We cooked up the outline plot in Café Rouge in Westbourne, Bournemouth over lunch. Me, Karen, Rob Maidment (director and producer) and Martyn Hobbs (script editor). We had been discussing how a mystery story, continuing through a series, provided the right language for the level. Structurally we were going to need to contextualize past perfect, conditionals, speculation, deduction. We’d found that all worked with Mystery Tour Activity Book, summarising the plot, guessing where it was going. Putting key events in sequence.
Then we were chatting about past projects that didn’t get made. An alternative idea for Mystery Tour had been the discovery of a lost Shakespeare manuscript in an Oxford college. It was a credible place to find one. When the theatres were closed in London in 1642, at the start of the English Civil War, the royalists fled to Oxford which became their capital. The actors, disliked by the Roundheads, and with aristocratic and royal patrons, would perhaps have fled with them. College libraries are huge and ancient. When I was studying drama at Hull University, I’d performed in A Yorkshire Tragedy, an alleged “lost” play. Some believe Shakespeare may have written the comedy bits, though the only line I recall as a comic bumbling servant is “Slid! I hear Sam” which is not hilarious. It received attention because I don’t think it had been performed for years (if ever!)
What would the play be called? As a film fan, The Maltese Falcon was a film I’d seen again recently. I suddenly said The Falcon of Malta and everyone fell about laughing. Then we listed similar titles: The Merchant of Venice, Timon of Athens, Merry Wives of Windsor, Marlowe’s The Jew of Malta. Then someone added Two Gentlemen of Verona.
Two gentlemen? Ah. That’s when the other idea came. Steve Steen had played five brothers in English Channel One’s A Day In The Country. We had been saying how the classic Shakespeare comedy plot involved two people separated at birth … twins in The Comedy of Errors, twin brother and sister in Twelfth Night. So the plot should have Steve Steen playing brothers separated at birth. The title then came. Someone said so Steve will have a double identity. The Maltese Falcon link brought another Hollywood classic to mind, Double Indemnity, a switch to Double Identity, and we were on our way.
From The Activity Book
As a footnote, it’s known that Shakespeare wrote a play with Fletcher called Cardenio which has been lost. In the 18th century, Lewis Theobald presented a play called Double Falsehood, which he claimed to be a lost play by Shakespeare. It was dismissed as a forgery at the time. The story is taken from Don Quixote, which was published in English translation the year before Fletcher & Shakespeare wrote Cardenio. In 2011, the Royal Shakespeare Company (RSC) filled in the missing bits in the story, and presented a re-created Cardenio at the re-built RSC Swan Theatre at Stratford-Upon-Avon.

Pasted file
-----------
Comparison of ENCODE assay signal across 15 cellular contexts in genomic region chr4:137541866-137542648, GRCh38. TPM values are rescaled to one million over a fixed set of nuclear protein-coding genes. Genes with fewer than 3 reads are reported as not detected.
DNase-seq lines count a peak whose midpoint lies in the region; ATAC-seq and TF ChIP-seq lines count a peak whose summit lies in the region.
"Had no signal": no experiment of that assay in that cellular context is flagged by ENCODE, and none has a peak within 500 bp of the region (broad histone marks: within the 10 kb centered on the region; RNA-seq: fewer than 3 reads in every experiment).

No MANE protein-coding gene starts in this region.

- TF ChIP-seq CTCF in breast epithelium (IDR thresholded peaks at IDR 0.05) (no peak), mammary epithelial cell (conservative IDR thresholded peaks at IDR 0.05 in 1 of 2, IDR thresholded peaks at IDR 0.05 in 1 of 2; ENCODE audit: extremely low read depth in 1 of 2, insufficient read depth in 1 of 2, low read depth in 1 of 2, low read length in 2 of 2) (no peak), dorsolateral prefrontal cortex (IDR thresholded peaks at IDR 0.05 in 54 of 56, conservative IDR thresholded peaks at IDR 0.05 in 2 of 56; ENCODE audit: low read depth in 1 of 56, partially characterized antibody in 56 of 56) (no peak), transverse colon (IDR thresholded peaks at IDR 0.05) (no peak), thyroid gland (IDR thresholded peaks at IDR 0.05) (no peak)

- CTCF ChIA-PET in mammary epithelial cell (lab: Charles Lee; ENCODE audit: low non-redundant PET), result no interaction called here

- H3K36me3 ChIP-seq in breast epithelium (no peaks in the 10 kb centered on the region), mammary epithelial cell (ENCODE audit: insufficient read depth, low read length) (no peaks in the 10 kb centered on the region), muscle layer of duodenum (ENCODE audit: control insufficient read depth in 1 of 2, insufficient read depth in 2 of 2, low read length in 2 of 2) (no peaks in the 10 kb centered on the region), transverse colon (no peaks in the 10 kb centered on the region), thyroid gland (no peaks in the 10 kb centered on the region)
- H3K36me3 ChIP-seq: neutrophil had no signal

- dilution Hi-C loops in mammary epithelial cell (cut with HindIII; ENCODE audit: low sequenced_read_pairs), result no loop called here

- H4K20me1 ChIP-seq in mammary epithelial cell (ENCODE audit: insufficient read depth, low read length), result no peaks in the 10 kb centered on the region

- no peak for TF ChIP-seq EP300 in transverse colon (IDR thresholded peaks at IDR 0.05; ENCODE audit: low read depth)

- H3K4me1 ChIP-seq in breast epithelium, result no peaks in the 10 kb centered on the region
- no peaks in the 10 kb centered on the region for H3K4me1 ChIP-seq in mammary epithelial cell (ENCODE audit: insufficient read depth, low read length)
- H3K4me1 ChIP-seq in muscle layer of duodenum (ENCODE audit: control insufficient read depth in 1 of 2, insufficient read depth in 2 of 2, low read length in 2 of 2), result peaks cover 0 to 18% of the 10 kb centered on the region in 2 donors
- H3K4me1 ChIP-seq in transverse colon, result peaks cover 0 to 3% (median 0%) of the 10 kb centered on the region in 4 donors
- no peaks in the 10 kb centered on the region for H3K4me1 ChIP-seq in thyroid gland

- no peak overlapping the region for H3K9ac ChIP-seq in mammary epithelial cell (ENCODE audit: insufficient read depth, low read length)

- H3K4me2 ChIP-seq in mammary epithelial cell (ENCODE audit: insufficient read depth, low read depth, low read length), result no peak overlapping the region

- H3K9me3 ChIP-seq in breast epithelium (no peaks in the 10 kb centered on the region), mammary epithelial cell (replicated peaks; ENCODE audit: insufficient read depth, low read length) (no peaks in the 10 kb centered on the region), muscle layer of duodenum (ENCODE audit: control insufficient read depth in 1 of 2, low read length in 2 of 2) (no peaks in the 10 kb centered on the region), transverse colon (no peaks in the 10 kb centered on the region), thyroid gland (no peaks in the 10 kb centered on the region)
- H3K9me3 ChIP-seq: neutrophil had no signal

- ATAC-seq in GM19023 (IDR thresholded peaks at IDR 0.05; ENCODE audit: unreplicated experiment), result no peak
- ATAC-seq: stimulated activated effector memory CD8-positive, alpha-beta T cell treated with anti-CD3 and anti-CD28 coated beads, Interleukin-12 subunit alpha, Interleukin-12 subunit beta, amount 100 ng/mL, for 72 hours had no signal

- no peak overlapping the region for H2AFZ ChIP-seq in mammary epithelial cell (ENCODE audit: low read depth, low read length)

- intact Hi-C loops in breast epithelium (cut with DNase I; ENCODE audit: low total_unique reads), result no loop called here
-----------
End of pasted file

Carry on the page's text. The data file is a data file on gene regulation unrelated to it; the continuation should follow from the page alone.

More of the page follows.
Genetic engineering and cloning were much in the news when we were writing Double Identity, so we decided that Steve should play brothers who had been cloned. One would be a scientist who had invented a biological microchip, one which could be grown, and the other would be a librarian at the college where the play was found. The kidnap plot came, where a gang are out to kidnap the scientist, but kidnap the librarian instead. Everyone thinks he’d disappeared with the play, but in fact the gang were after the scientist’s secrets. A little extra was making the chief librarian a pedant with a love for quoting apposite Shakespeare lines.
A major difference from Mystery Tour was that we introduced a lot of humour into the drama. Jim Sweeney became the villain, and had his hair cropped short for the part.
The Falcon of Malta: The book is a genuine 1620s one.
The locations around Oxford were places in the university that film companies couldn’t pay to get in. Dr Burbage’s office had genuine 16th century panelling. For attention to detail, we asked the library at OUP (which has every OUP publication dating back to 1478) for a “book that looked as if was made in 1628” (five years after the First Folio) which got translated as “A book made in 1628” which meant that we had to be very careful with it. They were worried that it wasn’t actually 1628 but five or six years out. We assured them no one would notice. It was kept wrapped and boxed until the moment the cameras were switched on. Everyone was terrified of dropping it.
A little in-joke was that we named the fictional Oxford College “Ethelred College” after the obscure and amusingly-named Anglo-Saxon king, Ethelred the Unready. The sign we used for filming had a Latin motto which translates as “Always ready”. There are few towns where people would get the little joke. Every academic walking into the college that day noticed it and tittered.